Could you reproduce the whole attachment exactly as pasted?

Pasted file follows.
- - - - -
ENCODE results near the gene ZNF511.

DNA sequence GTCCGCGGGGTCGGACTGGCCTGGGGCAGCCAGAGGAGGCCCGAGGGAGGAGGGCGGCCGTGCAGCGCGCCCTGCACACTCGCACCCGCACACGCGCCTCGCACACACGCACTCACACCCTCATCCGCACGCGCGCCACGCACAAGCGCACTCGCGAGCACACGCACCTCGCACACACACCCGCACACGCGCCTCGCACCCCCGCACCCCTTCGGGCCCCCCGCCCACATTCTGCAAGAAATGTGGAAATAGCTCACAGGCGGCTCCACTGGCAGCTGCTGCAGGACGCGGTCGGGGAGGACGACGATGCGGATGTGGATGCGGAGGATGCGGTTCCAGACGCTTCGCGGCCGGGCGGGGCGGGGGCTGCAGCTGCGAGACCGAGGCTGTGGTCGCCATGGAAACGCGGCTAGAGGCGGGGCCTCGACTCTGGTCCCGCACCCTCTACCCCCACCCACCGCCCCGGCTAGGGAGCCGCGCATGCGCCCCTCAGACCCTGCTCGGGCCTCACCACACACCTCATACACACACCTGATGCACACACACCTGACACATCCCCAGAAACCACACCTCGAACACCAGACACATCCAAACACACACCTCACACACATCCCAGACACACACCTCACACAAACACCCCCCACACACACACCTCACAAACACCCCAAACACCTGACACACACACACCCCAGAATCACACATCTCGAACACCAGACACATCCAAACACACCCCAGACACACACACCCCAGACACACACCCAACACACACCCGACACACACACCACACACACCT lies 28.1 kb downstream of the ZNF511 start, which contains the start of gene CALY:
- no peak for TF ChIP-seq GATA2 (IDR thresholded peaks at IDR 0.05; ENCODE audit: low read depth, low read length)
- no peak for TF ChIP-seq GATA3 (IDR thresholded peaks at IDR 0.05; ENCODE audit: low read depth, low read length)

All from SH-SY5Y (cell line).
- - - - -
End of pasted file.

ENCODE results near the gene ZNF511.

DNA sequence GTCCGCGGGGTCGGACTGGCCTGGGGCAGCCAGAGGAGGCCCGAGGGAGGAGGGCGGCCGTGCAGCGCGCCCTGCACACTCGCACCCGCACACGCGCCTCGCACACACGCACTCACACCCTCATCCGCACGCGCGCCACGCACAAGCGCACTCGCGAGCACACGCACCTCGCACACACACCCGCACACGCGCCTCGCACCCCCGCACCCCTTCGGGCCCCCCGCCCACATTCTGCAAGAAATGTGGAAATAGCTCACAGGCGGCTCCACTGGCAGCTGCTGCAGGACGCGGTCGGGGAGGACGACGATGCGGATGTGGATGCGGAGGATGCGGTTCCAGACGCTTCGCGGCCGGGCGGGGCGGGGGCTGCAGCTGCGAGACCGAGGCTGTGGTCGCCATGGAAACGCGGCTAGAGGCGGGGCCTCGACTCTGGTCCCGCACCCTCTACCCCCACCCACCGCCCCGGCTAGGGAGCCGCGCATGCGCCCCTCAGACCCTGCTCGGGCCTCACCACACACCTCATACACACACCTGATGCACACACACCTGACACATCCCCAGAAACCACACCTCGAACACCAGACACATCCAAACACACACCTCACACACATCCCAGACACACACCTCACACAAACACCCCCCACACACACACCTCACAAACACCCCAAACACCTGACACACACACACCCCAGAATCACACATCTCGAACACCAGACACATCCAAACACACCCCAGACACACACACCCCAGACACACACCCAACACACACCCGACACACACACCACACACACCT lies 28.1 kb downstream of the ZNF511 start, which contains the start of gene CALY:
- no peak for TF ChIP-seq GATA2 (IDR thresholded peaks at IDR 0.05; ENCODE audit: low read depth, low read length)
- no peak for TF ChIP-seq GATA3 (IDR thresholded peaks at IDR 0.05; ENCODE audit: low read depth, low read length)

All from SH-SY5Y (cell line).